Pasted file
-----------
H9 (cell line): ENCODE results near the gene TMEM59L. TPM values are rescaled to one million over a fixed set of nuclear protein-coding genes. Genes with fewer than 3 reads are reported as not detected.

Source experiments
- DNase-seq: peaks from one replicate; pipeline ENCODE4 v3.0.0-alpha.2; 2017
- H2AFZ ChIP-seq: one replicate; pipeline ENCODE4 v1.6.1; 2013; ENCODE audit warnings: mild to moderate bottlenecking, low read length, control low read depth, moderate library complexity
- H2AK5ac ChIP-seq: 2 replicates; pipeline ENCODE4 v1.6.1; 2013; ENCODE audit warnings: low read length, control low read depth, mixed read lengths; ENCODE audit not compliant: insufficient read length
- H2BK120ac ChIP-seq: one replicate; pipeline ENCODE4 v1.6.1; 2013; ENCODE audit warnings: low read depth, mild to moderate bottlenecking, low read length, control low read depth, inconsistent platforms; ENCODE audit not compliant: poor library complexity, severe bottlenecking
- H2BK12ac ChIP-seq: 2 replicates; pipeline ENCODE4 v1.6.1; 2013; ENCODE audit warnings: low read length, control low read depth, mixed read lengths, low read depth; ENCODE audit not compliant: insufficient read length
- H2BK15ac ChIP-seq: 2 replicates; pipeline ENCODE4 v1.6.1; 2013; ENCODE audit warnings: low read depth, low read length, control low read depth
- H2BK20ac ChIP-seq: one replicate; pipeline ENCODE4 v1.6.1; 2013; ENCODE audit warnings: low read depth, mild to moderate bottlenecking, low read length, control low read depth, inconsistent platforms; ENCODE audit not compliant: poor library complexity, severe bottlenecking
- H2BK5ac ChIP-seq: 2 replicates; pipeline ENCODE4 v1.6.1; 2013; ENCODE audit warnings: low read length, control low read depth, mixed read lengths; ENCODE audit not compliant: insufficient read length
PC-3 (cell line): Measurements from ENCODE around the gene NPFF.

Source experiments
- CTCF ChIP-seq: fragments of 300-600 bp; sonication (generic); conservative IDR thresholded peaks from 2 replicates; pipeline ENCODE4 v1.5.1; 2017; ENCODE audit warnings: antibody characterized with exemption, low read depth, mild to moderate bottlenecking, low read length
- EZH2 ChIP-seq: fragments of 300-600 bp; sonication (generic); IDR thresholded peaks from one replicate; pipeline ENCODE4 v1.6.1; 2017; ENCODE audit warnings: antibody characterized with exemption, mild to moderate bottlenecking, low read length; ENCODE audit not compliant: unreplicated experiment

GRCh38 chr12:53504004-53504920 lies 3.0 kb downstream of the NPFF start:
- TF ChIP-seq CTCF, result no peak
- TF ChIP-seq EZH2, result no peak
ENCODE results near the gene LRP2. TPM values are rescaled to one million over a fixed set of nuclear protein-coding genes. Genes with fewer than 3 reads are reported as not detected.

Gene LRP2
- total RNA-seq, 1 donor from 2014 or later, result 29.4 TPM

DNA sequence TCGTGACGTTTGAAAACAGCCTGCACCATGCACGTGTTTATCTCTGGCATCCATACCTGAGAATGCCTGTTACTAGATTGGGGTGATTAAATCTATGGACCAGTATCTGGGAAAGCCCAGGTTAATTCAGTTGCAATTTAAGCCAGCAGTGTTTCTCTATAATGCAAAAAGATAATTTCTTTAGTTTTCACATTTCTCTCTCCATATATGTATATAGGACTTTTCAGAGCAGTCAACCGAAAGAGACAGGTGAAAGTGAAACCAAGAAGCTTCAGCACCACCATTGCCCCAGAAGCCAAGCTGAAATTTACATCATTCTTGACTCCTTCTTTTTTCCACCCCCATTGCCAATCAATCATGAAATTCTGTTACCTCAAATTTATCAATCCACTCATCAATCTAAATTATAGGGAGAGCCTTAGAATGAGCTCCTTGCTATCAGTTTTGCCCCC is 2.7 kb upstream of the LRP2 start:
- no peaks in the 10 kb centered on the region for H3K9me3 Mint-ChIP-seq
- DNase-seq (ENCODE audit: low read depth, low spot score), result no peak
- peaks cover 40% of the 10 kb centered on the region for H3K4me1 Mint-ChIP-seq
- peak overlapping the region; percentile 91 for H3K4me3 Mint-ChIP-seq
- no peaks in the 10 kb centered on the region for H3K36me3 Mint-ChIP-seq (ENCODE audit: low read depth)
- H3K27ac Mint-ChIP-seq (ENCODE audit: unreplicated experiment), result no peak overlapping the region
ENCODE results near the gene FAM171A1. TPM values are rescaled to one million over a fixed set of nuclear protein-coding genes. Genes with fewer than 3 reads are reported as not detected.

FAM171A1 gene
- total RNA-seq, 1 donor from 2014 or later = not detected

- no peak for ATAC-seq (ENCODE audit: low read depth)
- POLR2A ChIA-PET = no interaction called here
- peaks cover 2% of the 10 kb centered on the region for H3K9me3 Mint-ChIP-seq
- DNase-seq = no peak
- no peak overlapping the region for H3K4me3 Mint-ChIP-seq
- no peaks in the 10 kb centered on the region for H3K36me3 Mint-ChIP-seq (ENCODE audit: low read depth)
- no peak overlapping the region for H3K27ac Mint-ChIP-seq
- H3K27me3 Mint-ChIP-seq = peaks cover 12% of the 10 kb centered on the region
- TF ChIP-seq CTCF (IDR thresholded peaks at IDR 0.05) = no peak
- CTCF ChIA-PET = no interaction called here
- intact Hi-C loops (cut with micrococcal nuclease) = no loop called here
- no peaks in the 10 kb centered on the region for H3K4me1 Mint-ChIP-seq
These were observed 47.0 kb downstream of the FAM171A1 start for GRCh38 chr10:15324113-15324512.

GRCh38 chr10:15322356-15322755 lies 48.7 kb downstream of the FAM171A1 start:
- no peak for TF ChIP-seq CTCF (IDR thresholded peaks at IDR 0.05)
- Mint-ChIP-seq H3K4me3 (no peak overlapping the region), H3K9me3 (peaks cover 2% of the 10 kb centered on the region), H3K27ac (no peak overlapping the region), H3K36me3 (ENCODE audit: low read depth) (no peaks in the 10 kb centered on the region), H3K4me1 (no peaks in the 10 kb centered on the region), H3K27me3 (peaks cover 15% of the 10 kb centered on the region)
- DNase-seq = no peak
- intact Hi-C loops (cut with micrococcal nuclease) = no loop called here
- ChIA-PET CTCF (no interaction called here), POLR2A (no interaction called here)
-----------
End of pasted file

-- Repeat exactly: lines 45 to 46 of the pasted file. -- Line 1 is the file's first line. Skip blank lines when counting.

- no peak for TF ChIP-seq CTCF (IDR thresholded peaks at IDR 0.05)
- Mint-ChIP-seq H3K4me3 (no peak overlapping the region), H3K9me3 (peaks cover 2% of the 10 kb centered on the region), H3K27ac (no peak overlapping the region), H3K36me3 (ENCODE audit: low read depth) (no peaks in the 10 kb centered on the region), H3K4me1 (no peaks in the 10 kb centered on the region), H3K27me3 (peaks cover 15% of the 10 kb centered on the region)